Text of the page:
Young horses tend to be more susceptible to parasite infection when compared to adults due to their underdeveloped immune system.

While deworming is an important protocol to ensure good health for horses, monitoring egg counts of the parasite is more important.  Deworming should only be performed when needed and using a drug that is known to be effective against the target parasite. On the side of the foals, you would not want to sit and wait before the problem presents itself obviously before initiating treatment. Foals need regular treatment as well, coupled with fecal sample monitoring to determine whether the deworming agents are effective or not.

Conventionally, deworming for young horses starts at an early age, usually when the horse is less than a month old. Treatments can be repeated every month or twice a month during the early stages of life. However, this may not be such a great idea.

Issue on the Threadworms

Horse owners usually treat foals for threadworm infection as these worms are acquired from the mother’s milk.  There’s an ongoing issue whether or not mares should be treated during foaling or if treatment is better initiated during the first few days after the birth of the foal, or if threadworm infection should be treated at all.

It is a common practice to deworm the mares during foaling to prevent transmission of threadworms to the foal via the milk, but this practice may be unnecessary. Threadworms are not a great threat and have not caused a disease in a long time. Deworming treatment during foaling is done especially to control this particular equine parasite. Even if the foal will experience a problem caused by the parasite, usually diarrhea, it can easily be treated. This particular problem only occurs if your horse is living in a wet, unhygienic area. Thus, if you are dealing with a threadworm problem, the best way to address it is through proper management as threadworm infections are not considered life-threatening. If you are confident with your parasite control program, there is no need to go the extra mile to control parasite infection.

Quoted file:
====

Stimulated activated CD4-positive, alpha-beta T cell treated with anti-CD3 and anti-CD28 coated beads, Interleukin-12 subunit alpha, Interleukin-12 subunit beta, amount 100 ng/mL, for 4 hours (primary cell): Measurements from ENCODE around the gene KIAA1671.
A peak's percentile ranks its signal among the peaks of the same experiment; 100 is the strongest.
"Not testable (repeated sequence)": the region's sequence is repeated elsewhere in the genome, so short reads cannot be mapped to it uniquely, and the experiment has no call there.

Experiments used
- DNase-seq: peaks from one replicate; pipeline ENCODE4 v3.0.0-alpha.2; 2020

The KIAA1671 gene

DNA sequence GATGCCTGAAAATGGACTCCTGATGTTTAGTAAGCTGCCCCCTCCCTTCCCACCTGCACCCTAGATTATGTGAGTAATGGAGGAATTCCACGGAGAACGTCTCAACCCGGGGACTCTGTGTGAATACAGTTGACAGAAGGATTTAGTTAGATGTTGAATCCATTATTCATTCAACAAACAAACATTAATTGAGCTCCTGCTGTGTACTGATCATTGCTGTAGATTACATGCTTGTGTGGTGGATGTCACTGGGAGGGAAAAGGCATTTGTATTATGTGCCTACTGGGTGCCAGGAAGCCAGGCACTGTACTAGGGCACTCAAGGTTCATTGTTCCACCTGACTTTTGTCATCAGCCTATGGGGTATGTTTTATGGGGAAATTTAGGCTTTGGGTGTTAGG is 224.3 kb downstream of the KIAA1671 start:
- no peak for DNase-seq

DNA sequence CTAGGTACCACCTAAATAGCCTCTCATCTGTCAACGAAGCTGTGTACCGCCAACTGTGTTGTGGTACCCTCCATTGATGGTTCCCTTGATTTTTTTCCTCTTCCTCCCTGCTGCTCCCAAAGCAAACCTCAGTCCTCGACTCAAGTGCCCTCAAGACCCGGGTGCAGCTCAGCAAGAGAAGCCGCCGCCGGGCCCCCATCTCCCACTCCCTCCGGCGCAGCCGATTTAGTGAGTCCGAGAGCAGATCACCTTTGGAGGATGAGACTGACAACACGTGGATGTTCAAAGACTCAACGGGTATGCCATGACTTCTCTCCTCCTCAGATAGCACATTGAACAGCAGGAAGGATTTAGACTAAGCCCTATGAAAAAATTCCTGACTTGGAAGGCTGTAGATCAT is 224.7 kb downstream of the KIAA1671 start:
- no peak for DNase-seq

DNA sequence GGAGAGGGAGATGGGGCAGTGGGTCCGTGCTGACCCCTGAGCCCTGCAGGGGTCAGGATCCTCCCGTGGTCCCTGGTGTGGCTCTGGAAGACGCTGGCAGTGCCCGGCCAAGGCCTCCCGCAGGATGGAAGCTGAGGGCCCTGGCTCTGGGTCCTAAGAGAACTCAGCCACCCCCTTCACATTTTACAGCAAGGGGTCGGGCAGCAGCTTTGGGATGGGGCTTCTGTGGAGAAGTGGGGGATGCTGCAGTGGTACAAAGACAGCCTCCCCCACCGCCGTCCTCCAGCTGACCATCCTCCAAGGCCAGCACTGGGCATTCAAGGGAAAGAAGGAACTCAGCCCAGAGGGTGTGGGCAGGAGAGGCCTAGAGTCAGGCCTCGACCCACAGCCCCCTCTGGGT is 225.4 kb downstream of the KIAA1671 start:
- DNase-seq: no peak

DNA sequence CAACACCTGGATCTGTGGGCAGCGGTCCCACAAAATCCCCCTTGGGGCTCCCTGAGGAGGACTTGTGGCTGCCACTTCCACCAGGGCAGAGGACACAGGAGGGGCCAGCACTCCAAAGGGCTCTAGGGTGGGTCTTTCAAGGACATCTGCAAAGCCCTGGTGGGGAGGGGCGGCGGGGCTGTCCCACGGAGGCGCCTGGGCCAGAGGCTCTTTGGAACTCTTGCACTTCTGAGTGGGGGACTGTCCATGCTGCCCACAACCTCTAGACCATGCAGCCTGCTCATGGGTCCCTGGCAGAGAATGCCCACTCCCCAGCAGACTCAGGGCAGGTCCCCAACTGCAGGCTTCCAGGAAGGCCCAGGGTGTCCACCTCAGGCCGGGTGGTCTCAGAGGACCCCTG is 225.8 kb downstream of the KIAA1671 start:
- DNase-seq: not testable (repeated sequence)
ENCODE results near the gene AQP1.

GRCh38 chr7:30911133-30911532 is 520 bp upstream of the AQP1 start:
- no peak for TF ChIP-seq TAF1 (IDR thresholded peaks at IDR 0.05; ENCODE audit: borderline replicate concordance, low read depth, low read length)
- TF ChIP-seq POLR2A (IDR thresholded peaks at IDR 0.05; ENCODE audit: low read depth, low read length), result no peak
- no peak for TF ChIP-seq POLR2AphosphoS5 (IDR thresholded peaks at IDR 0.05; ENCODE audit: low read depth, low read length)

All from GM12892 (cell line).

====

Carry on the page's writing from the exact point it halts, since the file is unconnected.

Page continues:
How susceptible are weanlings?

Young horses, specifically weanlings and yearlings, will always be susceptible to parasite infection. However, as they reach 8 months, they develop immunity against roundworms and will protect themselves from infections caused by these parasites without the help of treatments. They do get infected but not to an alarming extent.

Once the youngster gets exposed to roundworms or ascarids, the immune system starts to perform its role, helping the foal’s body get rid and maintain a low population of the worms. As the young one matures, it can still harbor these parasites but they can be better off without intensive treatment. Therefore, deworming a foal is ideally done between the age of four to eight months since they do not have well-developed immune system at that time.

Importance of Egg Count Monitoring

Parasite control is not just about giving the right type of deworming agents to target parasites. It is also, more importantly, about surveillance of the number of eggs shed per manure and assessing how effective the treatment given to the horse.  Your veterinarian can help you with the monitoring of your horse’s fecal egg count. If you know how effective your chosen treatment is, you have control over the success of your deworming program, keeping in mind not to overdo treatment as it could lead to the problem of drug resistance.

Horse owners should be careful enough when giving treatments for parasite control since giving too much or too little of the dose can compromise the overall efficacy of the drug – or worse, it can intensify the infection. There are no new drugs introduced in the market that works against the various parasites, so it is best to make the most out of the available drugs by using them properly as directed by the veterinarian.

The Role of Management

Different classes of chemical dewormers are available today. These drugs have long been used in the equine industry as it has also proven to be effective for most cases of parasite infection. Though chemical dewormers are widely available, they should not be the sole solution for controlling parasites in horses. Part of a successful parasite control program is to keep the worms at bay by maintaining a clean environment lessen the chances of contamination and reducing risk of transmission. Using deworming agents should be coupled with proper management practices, instead of relying on the drugs alone.

Drugs are ideally used as a second option to management. Relying too much on deworming agents may not be good. Managing your farm is a great way to control parasites and is much better than simply depending on the use of the chemical wormers.